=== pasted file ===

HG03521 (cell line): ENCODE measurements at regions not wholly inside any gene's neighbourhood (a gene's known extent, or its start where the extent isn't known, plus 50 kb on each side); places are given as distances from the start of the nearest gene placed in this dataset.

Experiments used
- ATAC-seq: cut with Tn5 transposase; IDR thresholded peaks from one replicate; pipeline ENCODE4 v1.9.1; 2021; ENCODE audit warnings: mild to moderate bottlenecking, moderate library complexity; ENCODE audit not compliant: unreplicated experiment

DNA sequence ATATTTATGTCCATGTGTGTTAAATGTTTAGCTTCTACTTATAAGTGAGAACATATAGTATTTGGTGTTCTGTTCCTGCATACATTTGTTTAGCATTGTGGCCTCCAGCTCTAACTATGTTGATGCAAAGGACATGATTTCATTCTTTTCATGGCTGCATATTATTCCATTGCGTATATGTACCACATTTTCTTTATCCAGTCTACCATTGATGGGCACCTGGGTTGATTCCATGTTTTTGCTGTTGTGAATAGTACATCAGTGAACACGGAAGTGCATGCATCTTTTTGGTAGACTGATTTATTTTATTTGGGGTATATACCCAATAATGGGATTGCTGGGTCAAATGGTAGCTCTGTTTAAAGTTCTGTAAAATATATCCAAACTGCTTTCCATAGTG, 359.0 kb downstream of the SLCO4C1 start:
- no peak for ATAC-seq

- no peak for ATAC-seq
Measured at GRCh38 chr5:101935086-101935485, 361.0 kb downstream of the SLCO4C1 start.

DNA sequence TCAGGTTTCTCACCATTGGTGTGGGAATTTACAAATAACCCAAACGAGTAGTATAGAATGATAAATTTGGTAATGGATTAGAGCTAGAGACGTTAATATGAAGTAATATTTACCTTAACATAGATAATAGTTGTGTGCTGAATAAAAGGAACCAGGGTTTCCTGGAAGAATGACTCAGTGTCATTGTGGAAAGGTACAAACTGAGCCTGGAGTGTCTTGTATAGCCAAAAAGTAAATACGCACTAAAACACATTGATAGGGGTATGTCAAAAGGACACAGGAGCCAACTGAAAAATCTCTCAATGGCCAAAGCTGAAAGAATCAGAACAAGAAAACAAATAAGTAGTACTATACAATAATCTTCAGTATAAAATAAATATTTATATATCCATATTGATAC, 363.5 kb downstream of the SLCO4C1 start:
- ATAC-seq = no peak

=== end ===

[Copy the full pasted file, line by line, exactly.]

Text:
HG03521 (cell line): ENCODE measurements at regions not wholly inside any gene's neighbourhood (a gene's known extent, or its start where the extent isn't known, plus 50 kb on each side); places are given as distances from the start of the nearest gene placed in this dataset.

Experiments used
- ATAC-seq: cut with Tn5 transposase; IDR thresholded peaks from one replicate; pipeline ENCODE4 v1.9.1; 2021; ENCODE audit warnings: mild to moderate bottlenecking, moderate library complexity; ENCODE audit not compliant: unreplicated experiment

DNA sequence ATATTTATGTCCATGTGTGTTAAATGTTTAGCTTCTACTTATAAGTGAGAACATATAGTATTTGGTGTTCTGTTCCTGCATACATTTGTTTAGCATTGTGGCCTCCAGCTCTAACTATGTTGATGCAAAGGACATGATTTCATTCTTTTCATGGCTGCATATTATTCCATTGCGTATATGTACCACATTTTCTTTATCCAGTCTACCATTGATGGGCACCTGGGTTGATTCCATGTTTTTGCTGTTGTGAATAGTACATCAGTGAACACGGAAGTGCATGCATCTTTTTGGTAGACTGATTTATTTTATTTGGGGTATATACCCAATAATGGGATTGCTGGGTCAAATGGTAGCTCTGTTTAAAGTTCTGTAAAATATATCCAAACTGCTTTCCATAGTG, 359.0 kb downstream of the SLCO4C1 start:
- no peak for ATAC-seq

- no peak for ATAC-seq
Measured at GRCh38 chr5:101935086-101935485, 361.0 kb downstream of the SLCO4C1 start.

DNA sequence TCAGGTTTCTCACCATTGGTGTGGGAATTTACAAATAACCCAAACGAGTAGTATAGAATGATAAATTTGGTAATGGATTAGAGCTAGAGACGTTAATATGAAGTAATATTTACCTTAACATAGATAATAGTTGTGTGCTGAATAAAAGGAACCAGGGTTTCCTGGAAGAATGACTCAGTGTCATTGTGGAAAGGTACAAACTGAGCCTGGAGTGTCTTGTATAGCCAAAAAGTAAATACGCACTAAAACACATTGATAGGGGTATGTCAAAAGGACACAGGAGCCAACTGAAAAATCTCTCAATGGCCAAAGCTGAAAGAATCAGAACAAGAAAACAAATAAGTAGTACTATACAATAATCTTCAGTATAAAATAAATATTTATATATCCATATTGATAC, 363.5 kb downstream of the SLCO4C1 start:
- ATAC-seq = no peak